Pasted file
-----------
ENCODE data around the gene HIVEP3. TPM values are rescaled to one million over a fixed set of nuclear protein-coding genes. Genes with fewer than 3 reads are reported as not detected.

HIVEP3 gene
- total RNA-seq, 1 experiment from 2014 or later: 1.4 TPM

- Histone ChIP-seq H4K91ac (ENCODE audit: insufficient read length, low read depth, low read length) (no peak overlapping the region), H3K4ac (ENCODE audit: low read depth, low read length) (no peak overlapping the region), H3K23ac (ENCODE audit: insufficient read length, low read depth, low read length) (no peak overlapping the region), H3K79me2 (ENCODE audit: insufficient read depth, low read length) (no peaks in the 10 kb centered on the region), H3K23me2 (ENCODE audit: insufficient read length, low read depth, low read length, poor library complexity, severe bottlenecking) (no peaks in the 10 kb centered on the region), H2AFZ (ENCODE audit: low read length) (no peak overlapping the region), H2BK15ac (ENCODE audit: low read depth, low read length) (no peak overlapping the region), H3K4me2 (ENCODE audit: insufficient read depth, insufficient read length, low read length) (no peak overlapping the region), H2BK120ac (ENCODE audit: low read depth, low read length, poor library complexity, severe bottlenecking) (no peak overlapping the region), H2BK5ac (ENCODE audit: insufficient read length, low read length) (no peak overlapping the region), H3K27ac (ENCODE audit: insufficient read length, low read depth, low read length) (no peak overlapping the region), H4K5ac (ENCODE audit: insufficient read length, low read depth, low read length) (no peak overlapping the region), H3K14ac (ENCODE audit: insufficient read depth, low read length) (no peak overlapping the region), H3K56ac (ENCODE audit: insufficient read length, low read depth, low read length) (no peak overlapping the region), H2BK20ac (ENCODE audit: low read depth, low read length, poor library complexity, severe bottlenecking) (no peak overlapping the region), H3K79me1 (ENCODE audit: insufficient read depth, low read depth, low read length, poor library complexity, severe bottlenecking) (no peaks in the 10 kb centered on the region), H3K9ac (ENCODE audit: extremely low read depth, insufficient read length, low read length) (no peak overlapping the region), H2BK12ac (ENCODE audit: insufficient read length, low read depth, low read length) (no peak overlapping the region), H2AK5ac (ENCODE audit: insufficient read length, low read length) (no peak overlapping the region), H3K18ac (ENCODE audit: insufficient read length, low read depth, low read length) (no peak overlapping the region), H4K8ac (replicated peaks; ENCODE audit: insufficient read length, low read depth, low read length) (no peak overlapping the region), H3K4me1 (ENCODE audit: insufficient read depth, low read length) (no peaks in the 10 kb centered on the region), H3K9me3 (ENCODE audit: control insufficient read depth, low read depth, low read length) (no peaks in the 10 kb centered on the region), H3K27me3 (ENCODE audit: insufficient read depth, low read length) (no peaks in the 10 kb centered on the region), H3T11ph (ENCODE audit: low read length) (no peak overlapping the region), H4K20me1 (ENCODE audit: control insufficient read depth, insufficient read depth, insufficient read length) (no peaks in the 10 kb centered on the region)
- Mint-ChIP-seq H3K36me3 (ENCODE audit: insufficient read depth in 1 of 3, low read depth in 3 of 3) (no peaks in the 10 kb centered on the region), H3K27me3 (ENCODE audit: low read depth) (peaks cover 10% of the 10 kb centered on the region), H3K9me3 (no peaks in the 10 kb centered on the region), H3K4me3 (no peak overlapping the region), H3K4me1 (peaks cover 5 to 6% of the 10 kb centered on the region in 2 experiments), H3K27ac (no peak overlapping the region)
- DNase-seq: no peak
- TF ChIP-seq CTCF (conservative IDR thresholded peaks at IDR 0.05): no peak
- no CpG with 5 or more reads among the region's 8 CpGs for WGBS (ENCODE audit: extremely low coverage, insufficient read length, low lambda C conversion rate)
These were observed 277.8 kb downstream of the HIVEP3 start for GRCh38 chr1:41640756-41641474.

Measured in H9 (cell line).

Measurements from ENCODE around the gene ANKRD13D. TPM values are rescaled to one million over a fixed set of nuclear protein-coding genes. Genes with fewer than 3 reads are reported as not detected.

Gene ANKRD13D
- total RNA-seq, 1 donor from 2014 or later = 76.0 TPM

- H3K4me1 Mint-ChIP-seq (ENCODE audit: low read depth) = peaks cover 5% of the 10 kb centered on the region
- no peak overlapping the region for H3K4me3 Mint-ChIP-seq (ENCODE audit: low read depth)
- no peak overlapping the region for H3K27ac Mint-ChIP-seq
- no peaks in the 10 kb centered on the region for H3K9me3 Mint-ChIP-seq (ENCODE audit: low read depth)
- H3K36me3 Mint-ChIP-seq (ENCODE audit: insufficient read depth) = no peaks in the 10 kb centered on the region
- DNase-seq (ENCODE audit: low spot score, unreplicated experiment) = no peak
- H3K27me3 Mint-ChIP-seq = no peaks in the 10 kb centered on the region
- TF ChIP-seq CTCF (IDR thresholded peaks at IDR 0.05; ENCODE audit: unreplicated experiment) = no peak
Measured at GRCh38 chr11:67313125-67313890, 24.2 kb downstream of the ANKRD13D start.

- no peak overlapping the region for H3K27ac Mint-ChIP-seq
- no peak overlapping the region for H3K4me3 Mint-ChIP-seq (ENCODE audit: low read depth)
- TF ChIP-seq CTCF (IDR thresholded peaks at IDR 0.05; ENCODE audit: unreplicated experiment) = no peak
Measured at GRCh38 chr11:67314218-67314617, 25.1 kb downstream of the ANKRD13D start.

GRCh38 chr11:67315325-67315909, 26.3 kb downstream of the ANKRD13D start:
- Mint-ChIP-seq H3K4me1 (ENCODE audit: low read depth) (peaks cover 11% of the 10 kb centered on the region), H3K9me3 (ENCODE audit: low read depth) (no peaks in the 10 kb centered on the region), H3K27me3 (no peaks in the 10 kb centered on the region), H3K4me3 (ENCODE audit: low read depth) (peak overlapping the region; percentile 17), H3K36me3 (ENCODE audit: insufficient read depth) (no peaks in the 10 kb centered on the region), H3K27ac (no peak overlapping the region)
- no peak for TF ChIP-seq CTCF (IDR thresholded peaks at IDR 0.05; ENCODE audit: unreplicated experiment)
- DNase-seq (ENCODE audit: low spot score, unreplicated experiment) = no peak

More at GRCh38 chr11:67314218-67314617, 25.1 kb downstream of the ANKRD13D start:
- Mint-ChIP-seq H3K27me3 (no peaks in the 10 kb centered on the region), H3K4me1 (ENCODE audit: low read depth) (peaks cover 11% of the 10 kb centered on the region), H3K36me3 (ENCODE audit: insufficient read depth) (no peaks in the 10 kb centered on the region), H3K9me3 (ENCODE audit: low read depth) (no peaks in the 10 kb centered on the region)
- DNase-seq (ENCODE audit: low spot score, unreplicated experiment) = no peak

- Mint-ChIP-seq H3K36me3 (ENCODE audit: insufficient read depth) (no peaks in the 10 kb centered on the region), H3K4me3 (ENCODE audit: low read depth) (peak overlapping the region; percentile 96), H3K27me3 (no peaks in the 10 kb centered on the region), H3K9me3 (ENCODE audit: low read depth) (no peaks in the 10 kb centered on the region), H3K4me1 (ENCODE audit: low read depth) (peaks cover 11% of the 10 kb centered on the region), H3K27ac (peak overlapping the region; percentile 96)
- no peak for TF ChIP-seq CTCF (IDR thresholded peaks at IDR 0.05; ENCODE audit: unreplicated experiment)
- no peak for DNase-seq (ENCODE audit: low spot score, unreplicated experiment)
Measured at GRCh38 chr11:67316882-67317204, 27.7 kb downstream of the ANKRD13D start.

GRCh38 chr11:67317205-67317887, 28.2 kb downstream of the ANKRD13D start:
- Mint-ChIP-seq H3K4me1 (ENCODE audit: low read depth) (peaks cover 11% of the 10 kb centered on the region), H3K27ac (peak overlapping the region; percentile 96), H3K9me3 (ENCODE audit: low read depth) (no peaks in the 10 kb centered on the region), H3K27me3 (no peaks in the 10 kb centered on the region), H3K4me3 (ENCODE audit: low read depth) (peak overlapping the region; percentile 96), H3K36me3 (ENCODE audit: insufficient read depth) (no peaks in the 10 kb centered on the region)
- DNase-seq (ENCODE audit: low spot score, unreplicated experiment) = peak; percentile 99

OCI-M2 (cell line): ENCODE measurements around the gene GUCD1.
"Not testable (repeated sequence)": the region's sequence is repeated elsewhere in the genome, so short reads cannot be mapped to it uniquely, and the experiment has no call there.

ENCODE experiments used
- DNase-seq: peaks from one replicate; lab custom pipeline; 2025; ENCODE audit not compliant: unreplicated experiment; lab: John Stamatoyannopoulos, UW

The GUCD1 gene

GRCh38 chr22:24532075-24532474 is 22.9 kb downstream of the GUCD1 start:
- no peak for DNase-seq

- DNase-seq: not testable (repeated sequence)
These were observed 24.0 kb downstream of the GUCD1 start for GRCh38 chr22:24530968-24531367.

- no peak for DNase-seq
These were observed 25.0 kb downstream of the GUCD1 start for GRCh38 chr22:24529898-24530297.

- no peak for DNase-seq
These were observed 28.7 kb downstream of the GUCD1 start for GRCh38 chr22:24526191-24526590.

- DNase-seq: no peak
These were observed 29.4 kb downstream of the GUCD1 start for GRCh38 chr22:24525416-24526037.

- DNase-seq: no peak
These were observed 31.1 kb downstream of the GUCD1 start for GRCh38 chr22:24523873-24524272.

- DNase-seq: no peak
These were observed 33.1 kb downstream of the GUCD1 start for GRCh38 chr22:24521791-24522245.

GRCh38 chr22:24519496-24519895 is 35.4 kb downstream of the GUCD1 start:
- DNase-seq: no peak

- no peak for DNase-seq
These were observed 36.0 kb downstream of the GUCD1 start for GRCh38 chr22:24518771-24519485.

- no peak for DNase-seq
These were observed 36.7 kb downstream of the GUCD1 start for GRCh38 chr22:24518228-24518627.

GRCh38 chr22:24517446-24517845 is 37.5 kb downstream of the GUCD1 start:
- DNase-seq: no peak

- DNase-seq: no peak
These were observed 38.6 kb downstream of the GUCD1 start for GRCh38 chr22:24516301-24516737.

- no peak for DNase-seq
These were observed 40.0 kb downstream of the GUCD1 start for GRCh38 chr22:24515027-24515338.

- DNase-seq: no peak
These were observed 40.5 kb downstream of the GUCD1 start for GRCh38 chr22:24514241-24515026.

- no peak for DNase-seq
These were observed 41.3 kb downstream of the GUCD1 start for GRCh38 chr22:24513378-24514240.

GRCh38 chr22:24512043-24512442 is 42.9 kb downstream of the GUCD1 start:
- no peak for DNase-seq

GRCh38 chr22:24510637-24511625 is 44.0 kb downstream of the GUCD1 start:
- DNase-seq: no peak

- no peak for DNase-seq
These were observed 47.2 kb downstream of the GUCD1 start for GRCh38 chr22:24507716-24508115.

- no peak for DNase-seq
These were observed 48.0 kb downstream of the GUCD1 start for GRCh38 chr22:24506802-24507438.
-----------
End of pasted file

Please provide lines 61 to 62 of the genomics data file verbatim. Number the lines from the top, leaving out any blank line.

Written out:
- DNase-seq: no peak

- no peak for DNase-seq